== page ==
If one ambition for your children is to see them join the 1 percent, you might want to re-evaluate their career paths.
Here are a few pointers: End the search for the summer "internship." Stop obsessing with getting them into an Ivy League institution. Recognize that all roads don't lead down Wall Street. And feel no need to launch their ambitions from a home on the Main Line in Philadelphia, or in Beverly Hills or Grosse Pointe.
Instead, insist that they get a part-time job while in high school, receive a good education from a state university, and recognize the value of owning a porta-potty company while living in the Midwest. So says an expert who has spent three decades studying the affluent.
Fifteen years ago, Thomas Stanley and William Danko published "The Millionaire Next Door: The Surprising Secrets of America's Wealthy." It was an instant best-seller, and today, there are more than 2 million copies in print. According to one of the authors, with whom I recently spoke, the lessons of the book hold firm, including that the identity of the person in your neighborhood with the highest net worth could come as a surprise. It might not be the private equity trader down the street. Or the doctor or lawyer up the block.
"The consistent finding that I have had for the last 30 years is that most who are wealthy are business owners, often of blue-collar businesses, that most others have ignored," Stanley told me.
Think janitorial. Or scrap metal (now "recycling"). And dry cleaning, especially the industrial variety. It's the successful owners and operators of such unglamorous businesses who have often been able to make money in one generation.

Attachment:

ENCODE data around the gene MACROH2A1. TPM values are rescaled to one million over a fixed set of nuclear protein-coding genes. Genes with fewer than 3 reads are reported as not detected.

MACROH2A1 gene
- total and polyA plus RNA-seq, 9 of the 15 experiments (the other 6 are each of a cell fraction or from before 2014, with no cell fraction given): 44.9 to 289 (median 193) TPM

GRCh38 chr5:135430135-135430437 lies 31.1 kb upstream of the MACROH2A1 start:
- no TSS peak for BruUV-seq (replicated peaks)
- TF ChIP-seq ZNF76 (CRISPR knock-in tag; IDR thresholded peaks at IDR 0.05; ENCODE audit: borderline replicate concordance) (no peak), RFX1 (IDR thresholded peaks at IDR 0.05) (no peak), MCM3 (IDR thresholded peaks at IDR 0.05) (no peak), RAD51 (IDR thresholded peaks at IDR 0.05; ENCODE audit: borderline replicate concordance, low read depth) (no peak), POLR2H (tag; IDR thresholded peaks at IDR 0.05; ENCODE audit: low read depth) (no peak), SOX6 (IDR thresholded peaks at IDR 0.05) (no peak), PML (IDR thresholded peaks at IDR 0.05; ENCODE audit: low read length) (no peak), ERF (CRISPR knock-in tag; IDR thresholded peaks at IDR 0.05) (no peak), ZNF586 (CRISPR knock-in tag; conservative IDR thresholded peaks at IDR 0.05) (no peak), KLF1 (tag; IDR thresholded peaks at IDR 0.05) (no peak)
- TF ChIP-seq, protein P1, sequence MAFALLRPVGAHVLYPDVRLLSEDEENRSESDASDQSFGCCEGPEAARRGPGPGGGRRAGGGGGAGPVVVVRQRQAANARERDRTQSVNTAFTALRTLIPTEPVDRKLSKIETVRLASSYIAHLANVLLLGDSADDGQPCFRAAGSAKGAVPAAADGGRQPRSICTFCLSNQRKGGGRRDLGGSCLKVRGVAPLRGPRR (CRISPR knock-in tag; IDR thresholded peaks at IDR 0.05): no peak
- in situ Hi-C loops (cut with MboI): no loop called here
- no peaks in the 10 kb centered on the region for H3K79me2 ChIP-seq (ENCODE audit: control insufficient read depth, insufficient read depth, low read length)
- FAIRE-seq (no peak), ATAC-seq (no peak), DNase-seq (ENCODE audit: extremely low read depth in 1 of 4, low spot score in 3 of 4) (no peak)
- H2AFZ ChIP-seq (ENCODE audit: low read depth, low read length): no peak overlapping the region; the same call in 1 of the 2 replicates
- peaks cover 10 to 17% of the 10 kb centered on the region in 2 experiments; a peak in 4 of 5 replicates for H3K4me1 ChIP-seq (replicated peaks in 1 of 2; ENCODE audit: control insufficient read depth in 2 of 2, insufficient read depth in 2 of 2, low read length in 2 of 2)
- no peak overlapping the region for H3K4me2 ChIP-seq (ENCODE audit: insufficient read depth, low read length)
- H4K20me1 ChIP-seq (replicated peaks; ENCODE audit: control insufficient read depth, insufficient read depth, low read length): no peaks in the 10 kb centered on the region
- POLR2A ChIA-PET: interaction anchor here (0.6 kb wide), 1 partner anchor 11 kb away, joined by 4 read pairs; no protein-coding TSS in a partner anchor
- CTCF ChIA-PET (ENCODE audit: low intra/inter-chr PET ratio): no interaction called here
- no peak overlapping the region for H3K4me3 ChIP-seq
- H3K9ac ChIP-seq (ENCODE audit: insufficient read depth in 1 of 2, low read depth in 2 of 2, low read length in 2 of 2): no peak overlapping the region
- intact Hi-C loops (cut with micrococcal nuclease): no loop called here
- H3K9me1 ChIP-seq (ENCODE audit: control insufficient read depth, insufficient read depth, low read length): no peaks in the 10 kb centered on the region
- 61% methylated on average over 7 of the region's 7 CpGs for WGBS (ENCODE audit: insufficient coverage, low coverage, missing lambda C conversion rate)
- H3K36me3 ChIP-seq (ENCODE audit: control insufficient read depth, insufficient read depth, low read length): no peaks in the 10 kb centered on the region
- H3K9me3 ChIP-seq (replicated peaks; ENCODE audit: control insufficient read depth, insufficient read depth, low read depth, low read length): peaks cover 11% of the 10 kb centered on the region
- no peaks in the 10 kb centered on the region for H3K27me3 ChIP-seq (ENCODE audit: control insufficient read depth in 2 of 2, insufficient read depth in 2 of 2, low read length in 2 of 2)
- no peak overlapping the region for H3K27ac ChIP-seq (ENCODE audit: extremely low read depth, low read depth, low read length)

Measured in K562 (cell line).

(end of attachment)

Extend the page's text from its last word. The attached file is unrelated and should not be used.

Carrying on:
Stanley told me that these entrepreneurs tend to be more frugal than others of the same age and income. For example, his research shows that they typically live in areas where they have "five, 10, or 25 times more wealth than their neighbors." The median value of their homes? In the "low to mid-$400,000 range." And those homes are highly concentrated in the Midwest and the South, not in California or the Northeast, where, he said, you actually have the lowest probability of becoming a millionaire.
Another fascinating detail is what you are likely to find parked in the driveway of the millionaire next door: a Ford or Toyota. According to Stanley, the median price for a millionaire to spend on a car is $31,000, and most of them buy (not lease).
Many of us envision Mitt Romney when we think of getting rich in America -- wealthy parents, Harvard degrees, partner in a Boston-based financial business, residences in Wolfeboro, N.H., and La Jolla, Calif. But the more common path is a guy who sold Christmas cards door-to-door and flipped burgers as a kid, received a public school education, and now runs a scrap yard in Missouri.
But here's the kicker.
That millionaire next door now has children who have enjoyed the fruits of his labor. Unlike the parent, this son or daughter isn't as likely to work at McDonald's. Whereas Mom and Dad received a public education, the children are privately educated. They are the ones who get to go to Ivy League schools, and when they graduate, they have little inclination to step into the family business that paved their way. So where do they end up?
According to Stanley, "living in fashionable neighborhoods like Manhattan's East Side, while running nonprofits and all the while being heavily subsidized with heavy outpatient care from their millionaire-next-door-type parents."
The hardest part for millionaires, it seems, is passing on the lessons of financial success.
Michael Smerconish writes for The Philadelphia Inquirer. Readers may contact him via www.smerconish.com.